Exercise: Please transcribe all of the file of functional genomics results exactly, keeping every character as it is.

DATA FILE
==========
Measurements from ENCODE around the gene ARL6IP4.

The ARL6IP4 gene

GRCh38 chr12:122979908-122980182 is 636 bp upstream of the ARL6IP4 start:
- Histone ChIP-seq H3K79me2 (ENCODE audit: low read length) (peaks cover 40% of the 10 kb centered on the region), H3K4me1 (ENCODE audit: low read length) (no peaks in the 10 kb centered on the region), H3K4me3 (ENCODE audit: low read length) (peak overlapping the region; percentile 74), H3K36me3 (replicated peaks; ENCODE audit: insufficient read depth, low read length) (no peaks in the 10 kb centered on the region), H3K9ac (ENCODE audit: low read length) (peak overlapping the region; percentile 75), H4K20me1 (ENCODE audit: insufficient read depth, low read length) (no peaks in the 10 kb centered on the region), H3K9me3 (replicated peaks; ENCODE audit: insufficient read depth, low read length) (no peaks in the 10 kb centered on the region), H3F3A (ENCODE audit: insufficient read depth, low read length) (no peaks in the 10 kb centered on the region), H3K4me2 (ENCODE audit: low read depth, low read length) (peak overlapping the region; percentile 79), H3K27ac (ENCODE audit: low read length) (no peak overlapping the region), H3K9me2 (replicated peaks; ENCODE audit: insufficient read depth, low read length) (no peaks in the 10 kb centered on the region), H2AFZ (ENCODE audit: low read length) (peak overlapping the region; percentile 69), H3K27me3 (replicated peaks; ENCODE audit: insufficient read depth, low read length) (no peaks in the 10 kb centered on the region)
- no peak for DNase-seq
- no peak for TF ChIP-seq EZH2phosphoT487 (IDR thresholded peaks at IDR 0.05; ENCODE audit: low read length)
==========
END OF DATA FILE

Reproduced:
Measurements from ENCODE around the gene ARL6IP4.

The ARL6IP4 gene

GRCh38 chr12:122979908-122980182 is 636 bp upstream of the ARL6IP4 start:
- Histone ChIP-seq H3K79me2 (ENCODE audit: low read length) (peaks cover 40% of the 10 kb centered on the region), H3K4me1 (ENCODE audit: low read length) (no peaks in the 10 kb centered on the region), H3K4me3 (ENCODE audit: low read length) (peak overlapping the region; percentile 74), H3K36me3 (replicated peaks; ENCODE audit: insufficient read depth, low read length) (no peaks in the 10 kb centered on the region), H3K9ac (ENCODE audit: low read length) (peak overlapping the region; percentile 75), H4K20me1 (ENCODE audit: insufficient read depth, low read length) (no peaks in the 10 kb centered on the region), H3K9me3 (replicated peaks; ENCODE audit: insufficient read depth, low read length) (no peaks in the 10 kb centered on the region), H3F3A (ENCODE audit: insufficient read depth, low read length) (no peaks in the 10 kb centered on the region), H3K4me2 (ENCODE audit: low read depth, low read length) (peak overlapping the region; percentile 79), H3K27ac (ENCODE audit: low read length) (no peak overlapping the region), H3K9me2 (replicated peaks; ENCODE audit: insufficient read depth, low read length) (no peaks in the 10 kb centered on the region), H2AFZ (ENCODE audit: low read length) (peak overlapping the region; percentile 69), H3K27me3 (replicated peaks; ENCODE audit: insufficient read depth, low read length) (no peaks in the 10 kb centered on the region)
- no peak for DNase-seq
- no peak for TF ChIP-seq EZH2phosphoT487 (IDR thresholded peaks at IDR 0.05; ENCODE audit: low read length)